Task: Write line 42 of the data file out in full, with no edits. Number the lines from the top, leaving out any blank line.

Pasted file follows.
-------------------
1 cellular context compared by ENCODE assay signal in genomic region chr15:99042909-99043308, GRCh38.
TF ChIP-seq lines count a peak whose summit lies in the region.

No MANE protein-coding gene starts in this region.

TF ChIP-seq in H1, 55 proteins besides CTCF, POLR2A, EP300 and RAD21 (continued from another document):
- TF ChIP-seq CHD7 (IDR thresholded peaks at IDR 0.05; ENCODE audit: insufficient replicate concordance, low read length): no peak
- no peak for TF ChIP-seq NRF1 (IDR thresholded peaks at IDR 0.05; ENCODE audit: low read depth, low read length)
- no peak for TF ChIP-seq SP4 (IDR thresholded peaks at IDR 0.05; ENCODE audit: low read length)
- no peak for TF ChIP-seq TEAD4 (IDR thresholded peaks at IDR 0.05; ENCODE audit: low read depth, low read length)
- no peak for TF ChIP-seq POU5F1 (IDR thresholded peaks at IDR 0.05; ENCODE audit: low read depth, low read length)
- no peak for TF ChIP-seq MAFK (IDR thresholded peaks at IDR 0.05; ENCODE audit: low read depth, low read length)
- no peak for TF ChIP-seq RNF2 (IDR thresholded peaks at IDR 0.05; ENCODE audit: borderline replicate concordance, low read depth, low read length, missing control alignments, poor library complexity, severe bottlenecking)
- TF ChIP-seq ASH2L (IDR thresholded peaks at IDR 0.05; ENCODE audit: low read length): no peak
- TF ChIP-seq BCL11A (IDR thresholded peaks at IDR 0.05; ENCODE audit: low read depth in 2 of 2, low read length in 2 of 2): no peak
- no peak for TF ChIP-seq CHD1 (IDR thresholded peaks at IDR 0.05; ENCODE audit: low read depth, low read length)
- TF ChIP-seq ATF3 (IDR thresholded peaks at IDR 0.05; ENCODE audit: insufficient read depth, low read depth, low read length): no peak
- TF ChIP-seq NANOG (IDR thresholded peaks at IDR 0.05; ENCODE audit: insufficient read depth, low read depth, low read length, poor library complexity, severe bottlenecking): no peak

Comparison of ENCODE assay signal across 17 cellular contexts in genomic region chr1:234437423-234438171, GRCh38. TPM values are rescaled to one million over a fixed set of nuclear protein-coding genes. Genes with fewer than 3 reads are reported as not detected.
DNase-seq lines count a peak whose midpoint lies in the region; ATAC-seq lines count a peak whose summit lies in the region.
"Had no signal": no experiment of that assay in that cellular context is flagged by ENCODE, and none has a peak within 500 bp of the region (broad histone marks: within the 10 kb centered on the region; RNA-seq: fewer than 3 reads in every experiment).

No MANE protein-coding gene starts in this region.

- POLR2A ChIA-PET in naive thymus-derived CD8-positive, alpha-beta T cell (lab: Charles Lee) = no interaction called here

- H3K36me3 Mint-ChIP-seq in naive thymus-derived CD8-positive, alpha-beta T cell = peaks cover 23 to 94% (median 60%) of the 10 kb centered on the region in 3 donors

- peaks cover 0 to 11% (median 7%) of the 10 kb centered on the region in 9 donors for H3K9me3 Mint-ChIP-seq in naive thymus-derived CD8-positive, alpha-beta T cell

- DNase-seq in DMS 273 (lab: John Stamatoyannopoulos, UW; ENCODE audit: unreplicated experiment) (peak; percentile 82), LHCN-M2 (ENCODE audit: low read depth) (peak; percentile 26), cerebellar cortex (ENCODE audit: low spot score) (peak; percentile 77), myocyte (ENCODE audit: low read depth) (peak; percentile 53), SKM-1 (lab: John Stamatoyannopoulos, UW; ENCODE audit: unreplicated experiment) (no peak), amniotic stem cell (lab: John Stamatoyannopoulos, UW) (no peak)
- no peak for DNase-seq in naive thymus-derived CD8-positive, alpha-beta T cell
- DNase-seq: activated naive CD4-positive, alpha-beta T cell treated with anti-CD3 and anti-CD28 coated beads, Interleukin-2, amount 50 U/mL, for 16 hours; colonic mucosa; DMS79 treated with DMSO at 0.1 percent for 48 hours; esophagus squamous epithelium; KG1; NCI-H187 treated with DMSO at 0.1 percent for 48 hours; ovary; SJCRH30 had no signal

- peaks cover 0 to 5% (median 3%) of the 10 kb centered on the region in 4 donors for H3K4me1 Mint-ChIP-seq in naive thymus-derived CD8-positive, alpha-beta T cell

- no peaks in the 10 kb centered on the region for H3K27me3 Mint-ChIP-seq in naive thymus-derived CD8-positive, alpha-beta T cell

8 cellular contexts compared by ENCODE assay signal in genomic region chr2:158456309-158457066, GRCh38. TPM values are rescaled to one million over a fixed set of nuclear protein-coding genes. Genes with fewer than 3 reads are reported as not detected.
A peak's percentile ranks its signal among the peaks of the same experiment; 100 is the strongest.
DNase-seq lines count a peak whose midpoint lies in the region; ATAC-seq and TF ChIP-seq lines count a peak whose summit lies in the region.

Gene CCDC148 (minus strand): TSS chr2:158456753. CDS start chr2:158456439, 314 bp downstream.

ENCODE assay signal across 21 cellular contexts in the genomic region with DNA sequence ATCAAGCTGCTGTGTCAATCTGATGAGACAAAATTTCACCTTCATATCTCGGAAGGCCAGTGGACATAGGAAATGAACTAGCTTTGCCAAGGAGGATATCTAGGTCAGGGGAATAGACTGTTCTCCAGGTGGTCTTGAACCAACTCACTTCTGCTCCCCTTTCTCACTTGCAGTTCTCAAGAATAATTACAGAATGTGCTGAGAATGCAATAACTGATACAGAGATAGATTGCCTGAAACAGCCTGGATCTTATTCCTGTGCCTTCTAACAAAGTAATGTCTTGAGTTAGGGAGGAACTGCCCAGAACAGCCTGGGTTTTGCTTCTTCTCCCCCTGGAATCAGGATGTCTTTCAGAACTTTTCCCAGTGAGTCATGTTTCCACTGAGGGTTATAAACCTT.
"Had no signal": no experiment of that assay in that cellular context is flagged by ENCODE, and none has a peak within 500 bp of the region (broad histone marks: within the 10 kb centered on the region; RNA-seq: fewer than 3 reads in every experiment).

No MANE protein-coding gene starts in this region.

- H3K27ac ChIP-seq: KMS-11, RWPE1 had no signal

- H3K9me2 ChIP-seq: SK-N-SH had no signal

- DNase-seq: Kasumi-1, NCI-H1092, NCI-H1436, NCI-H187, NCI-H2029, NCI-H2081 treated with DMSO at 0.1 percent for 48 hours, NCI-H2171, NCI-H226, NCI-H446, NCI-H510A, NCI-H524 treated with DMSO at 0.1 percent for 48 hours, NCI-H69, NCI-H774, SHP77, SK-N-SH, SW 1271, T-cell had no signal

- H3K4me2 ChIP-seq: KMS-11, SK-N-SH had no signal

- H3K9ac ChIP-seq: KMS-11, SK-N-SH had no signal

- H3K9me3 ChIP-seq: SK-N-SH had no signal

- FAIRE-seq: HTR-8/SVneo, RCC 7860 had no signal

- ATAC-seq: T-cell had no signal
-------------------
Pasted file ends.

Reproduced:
- FAIRE-seq: HTR-8/SVneo, RCC 7860 had no signal